Syracuse UniversitySan Francisco


Meet Erika D. Rodriguez G’08, G’12

Erika.RodriguezFor Erika D. Rodriguez, Ph.D., it really is rocket science. At the NASA Ames Research Center in Silicon Valley, she is researching and characterizing thermal protection systems (TPS) material performance during re-entry, developing strategies and non-destructive evaluations for analyzing TPS performance. She attended the December 2015 launch of the Orion EFT-1 at Kennedy Space Center, and extracted material from the spacecraft’s heat shield to study its material response post-flight. The only Hispanic female engineer working on such a critical task at NASA Ames, Rodriguez has a job that builds on her Syracuse University studies.

“While at SU, I was a part of the Syracuse Biomaterials Institute, where I had the opportunity to research and develop materials for a diverse set of industrial applications,” she says. “There, I worked closely with my Ph.D. advisor, Professor Patrick Mather. He has been the driving force behind my success thus far in my career. The technical skills and work ethic I developed under his instruction continue to play a role in my career. The professors I had as a graduate student still inspire me today.” 

A member of the Society of Women Engineers Santa Clara (SWE-SCV) Section, she served as the scholarship chair from 2012-2014. In this capacity, she revamped the scholarship application and was instrumental in establishing need-based scholarships. Prior to her involvement, the organization provided only merit-based scholarships.

A Mentor and Award Winner

Rodriguez was selected as a cultural mentor for an emerging leader from the Gaza Strip through the TechWomen program, an initiative of the U.S. Department of State’s Bureau of Educational and Cultural Affairs, which helps inspire and empower the next generation of STEM emerging leaders in Middle East and Africa. She helped acclimate her mentee to the daily lifestyle of the United States, while advising her in her civil engineering career goals. During her mentorship, Rodriguez learned more about the current political and religious realities in the Gaza Strip, and what it means to be a female civil engineer in the Middle East. “My mentee was probably the only female civil engineer working on developing processes and strategies for using demolished material to make new material for new developments,” she says.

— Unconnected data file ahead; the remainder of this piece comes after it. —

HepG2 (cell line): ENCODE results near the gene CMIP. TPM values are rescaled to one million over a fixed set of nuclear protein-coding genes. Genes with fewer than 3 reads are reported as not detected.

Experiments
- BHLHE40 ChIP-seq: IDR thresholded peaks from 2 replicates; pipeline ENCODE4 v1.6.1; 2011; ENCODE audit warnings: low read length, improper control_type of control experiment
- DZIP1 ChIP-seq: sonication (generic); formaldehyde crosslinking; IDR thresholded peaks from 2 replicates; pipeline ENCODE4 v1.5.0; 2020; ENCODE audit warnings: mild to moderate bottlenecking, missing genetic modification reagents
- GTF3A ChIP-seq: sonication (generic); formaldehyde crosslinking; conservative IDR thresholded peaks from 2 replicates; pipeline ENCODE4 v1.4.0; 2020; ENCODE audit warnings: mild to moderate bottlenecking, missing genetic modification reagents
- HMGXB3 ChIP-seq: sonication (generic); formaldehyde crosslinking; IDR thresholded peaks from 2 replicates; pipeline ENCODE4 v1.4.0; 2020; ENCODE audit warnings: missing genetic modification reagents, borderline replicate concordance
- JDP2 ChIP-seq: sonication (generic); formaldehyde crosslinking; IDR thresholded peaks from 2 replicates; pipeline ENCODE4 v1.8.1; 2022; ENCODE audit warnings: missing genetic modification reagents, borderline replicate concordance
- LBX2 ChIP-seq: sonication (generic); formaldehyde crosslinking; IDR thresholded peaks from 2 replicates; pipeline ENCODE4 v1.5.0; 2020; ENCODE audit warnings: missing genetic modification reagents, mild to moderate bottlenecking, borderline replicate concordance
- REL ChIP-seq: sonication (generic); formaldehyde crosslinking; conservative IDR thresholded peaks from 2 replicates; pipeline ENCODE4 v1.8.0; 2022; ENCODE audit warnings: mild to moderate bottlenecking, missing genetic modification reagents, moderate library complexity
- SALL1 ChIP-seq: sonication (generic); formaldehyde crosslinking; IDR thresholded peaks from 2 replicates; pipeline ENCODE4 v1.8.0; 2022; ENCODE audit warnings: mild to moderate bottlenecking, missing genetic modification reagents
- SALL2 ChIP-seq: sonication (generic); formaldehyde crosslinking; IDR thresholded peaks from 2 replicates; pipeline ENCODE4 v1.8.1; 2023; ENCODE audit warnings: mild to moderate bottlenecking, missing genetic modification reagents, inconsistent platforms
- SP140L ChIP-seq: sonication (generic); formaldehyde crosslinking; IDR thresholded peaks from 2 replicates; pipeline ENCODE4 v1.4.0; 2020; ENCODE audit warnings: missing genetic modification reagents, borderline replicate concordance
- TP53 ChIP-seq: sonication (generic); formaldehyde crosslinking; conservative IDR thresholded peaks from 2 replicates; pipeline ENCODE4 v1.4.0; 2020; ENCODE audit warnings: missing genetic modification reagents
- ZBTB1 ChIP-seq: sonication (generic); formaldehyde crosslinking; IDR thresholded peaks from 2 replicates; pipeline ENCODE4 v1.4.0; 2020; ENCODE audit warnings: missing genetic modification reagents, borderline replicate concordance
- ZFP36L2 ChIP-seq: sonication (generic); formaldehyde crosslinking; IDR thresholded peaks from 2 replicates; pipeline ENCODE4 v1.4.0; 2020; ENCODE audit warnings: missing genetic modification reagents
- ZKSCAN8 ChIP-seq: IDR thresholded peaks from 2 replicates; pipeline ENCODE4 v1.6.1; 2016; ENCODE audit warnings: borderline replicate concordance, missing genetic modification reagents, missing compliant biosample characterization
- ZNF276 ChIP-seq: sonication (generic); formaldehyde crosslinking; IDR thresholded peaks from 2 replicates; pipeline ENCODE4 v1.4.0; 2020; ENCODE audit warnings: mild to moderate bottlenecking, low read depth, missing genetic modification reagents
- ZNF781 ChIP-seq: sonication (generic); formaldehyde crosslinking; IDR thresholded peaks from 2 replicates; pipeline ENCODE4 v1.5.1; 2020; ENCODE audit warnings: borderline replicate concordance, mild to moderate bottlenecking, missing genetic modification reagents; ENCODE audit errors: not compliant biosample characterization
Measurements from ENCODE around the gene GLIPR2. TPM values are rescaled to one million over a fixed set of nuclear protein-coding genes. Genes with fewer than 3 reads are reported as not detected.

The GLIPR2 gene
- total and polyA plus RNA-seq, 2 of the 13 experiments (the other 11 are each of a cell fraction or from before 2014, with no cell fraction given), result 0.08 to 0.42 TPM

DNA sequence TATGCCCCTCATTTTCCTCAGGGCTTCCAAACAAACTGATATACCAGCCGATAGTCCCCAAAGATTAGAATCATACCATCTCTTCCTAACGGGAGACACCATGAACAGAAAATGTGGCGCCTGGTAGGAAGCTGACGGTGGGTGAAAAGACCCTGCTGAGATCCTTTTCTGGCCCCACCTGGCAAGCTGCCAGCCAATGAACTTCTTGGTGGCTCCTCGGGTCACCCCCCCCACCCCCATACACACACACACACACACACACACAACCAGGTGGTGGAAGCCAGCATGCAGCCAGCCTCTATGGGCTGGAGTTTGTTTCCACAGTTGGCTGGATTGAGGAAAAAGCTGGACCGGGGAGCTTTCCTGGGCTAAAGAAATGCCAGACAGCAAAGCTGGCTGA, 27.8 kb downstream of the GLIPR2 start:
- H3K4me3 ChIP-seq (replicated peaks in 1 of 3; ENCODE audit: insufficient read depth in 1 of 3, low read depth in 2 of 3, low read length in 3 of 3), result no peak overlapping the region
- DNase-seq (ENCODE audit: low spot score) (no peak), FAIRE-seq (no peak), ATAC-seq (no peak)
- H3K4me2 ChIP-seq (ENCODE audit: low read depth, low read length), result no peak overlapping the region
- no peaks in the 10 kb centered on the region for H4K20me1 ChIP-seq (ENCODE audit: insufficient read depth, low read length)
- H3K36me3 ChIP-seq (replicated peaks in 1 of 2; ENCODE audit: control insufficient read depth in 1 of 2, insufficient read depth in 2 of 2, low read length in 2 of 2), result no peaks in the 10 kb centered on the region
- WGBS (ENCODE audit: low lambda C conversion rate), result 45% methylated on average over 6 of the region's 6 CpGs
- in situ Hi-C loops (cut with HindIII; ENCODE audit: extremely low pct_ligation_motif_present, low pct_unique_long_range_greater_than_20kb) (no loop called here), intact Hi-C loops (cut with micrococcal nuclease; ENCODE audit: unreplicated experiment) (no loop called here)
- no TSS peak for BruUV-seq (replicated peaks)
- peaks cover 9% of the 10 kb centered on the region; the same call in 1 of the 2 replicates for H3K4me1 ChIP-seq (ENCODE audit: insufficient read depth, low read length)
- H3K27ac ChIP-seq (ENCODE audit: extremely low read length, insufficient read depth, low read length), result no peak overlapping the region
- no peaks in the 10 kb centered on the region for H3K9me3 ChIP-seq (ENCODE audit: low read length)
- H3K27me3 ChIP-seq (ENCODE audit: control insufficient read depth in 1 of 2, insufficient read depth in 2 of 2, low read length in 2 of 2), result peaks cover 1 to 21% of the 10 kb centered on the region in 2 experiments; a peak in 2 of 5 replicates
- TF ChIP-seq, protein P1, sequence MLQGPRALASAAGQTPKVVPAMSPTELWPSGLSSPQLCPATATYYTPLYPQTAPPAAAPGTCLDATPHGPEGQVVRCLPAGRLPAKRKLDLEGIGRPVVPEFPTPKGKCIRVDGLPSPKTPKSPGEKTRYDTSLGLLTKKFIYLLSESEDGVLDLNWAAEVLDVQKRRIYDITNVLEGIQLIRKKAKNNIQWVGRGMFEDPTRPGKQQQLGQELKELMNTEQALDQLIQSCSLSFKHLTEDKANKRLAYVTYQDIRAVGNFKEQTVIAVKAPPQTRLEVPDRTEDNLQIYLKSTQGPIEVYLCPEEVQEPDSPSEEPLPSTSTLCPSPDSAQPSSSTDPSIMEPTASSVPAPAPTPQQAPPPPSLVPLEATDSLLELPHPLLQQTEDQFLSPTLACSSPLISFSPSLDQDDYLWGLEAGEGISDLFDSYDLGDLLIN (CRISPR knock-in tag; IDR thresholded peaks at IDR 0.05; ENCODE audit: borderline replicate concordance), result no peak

In recognition of her involvement with the organization, Rodriguez received the SWE Region A Emerging Leader Award, and was honored as one of the 2015 Silicon Valley Business Journal’s 40 under 40 emerging leaders. She was named one of the 40 Under 40 Tech Diversity Silicon Valley’s inaugural class by, a not-for-profit organization. Committed to educating and inspiring the next generation of female researchers and scientists, Rodriguez credits her Syracuse University experience with helping her succeed.

“The incredible network and support I had during my five years at Syracuse University’s College of Engineering and Computer Science have been invaluable,” she says. “I have gained lifetime mentors who have coached me to excel in my professional career at NASA Ames. My academic career at Syracuse University laid the foundation for my understanding of material science. I have developed hands on experience in researching and developing novel materials for practical applications.”